Making the Switch from Law to Medicine in Israel

My name is Nina Baker and I was a recent participant in Career Israel, a Masa Israel-accredited internship program.  I majored in Anthropology at Bucknell University and then worked as an Intellectual Property paralegal at the firm Kirkland & Ellis in New York City for two years.

After realizing medicine is actually where my interests lie, I quit my job and enrolled in the Post-Baccalaureate Pre-Health program at NYU where I satisfied the pre-med classes required to apply to health schools.  My decision to come to Israel was twofold: I wanted to gain hands-on experience in the world of medicine and therapy, as well as have the opportunity to shape my Jewish identity.

I interned at the Israel Sport Center for the Disabled in Ramat Gan.  I worked very closely with patients afflicted with cerebral palsy at the day center where they are provided daily activities.  In addition, I observed physical and physio therapies for the disabled athletes.  This internship allowed me to not only have hands-on patient experience, but to learn about therapies I didn’t know existed.  These experiences are invaluable when applying to health schools as well as figuring out which path in medicine I would like to follow.

The opportunity I was awarded through Career Israel allowed me to experience Israel in a way Birthright couldn’t.  Not only was I exposed to the Israeli medical world, but I also learned about religion and the state as well as other hot topics in Israel.  My favorite experience was the four-day cross-country hike, called Yam L’Yam, which I did with several other participants during Pesach break.  I hiked 80 kilometers from the Mediterranean Sea to the Kinneret.  Though it was the most physically challenging thing I’ve ever done, I was able to see and experience so many different types of terrain Israel has to offer.  It was a great way to feel a connection with the land of Israel in a way that listening to a lecture can’t offer.

The picture above is from the day we finally made it to the Kinneret.  I am holding a small bottle of Mediterranean Sea water.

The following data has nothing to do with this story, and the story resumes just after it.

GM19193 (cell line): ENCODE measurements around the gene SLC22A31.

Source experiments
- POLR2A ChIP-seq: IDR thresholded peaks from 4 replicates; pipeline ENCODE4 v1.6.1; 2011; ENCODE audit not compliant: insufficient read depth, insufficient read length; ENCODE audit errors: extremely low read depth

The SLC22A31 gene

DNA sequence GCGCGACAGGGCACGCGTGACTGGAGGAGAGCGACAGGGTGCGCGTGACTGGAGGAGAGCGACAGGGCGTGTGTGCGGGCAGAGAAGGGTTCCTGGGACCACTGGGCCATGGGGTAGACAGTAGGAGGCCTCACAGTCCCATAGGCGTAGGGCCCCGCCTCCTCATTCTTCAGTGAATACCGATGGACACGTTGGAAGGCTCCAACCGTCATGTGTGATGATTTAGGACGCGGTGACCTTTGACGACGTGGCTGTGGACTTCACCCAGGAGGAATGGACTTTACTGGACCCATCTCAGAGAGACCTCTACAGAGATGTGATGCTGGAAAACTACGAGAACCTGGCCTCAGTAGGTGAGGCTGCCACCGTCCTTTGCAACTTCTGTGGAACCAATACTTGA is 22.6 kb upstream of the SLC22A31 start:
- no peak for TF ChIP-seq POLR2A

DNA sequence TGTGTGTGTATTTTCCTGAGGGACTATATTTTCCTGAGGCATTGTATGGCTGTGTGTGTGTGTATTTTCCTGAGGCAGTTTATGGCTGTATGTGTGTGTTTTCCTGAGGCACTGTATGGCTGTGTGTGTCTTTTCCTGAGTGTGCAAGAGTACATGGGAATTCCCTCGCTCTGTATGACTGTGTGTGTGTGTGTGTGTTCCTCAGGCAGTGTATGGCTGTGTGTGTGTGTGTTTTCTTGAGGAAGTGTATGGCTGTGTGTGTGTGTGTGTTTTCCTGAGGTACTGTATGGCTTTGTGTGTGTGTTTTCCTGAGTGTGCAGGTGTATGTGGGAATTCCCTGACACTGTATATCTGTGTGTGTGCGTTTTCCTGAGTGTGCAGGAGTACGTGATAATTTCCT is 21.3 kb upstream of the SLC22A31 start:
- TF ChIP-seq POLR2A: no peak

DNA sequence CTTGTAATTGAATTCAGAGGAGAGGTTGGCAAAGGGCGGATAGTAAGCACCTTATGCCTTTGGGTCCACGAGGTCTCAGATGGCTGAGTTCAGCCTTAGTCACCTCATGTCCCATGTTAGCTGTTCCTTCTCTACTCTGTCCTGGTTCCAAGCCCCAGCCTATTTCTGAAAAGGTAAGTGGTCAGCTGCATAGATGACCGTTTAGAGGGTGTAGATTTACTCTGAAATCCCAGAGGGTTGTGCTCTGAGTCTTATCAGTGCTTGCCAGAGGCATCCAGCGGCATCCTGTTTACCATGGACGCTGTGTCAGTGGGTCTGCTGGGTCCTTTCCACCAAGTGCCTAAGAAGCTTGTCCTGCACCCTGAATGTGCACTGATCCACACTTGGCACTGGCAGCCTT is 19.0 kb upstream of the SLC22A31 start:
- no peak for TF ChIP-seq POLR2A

Exploring my Israeli Identity in Israel

My name is Netta Gal-Oz and I am from Palo Alto, California. I went to the University of California, Davis, and studied Communication and Psychology. I graduated two quarters early and decided that I wanted to try out living in Israel. Being Israeli-born and having moved back and forth a couple of times, I have struggled with being too Israeli in America, and too American in Israel. I worked closely with Hillel at my university, both as an intern and on the board of directors, was in a Jewish sorority, and started up a Muslim-Jewish coalition on campus. I went to many advocacy conferences for Israel, and I felt as if I was not sure where I belonged. I decided to try to live in Israel, on my own, without my parents, as an adult. But I also wanted to work and improve my resume – which is why Career Israel was the perfect program for me.

I intern at Tel Aviv University as a research assistant in the Child Clinical Psychology lab. I work on multiple researches. I help administer surveys, plug in coding, and do background research. Once a week, I also volunteer at a PDD preschool – a preschool for autistic children.

I wanted this internship because I want to go to graduate school in clinical psychology, and I knew that having more research experience would be beneficial. What I did not expect was enjoying working with autistic children. This part of the internship was offered to me by my supervisor and at first I was very skeptical. But it has become the day I look forward to most, and if I cannot come in on my usual day – because of a program trip or seminar, I move things around in order to come in on a different day. I have found immense passion for the children and an interest in child clinical psychology. So much so, that I am considering applying to child clinical psychology as opposed to adult.

The program itself has been fantastic as well. We have had engaging seminars and fascinating trips throughout Israel, learning about the culture, politics, and geography. I cannot say what my favorite trip has been because they have all been so amazing. The North Trip had extremely fun aspects as well as difficult hikes and beautiful scenery – definitely my favorite scenery so far. The Ein Gedi trip was fun because we got to see the Dead Sea – and I had never been.

I think I would have to say that the Negev trip was my favorite – not because of the hiking-because carrying those three liters of water killed my back. But because of the experiences and knowledge I gained, and the one most unique experience I had – which I hope to carry with me forever. We were hiking at 4 in the morning in the desert, and it was raining (sounds miserable, right?) and it was very cold and the tour leader told us to all separate and sit alone and meditate for 10 minutes. At first I thought – I’m freezing cold, it’s pitch black darkness in the desert, and it’s raining on me.  Sitting around for 10 minutes sounds awful. But then, I sat – and it was so peaceful and quiet and barren. And out of the silence came the Moazin, the Muslim call to prayer, from a hill just beyond our path. A minute later, a different call to prayer started playing from the behind the hill to our left. Sitting in Israel, in the desert, and being surrounded by this spiritual moment was the most touching, incredible thing.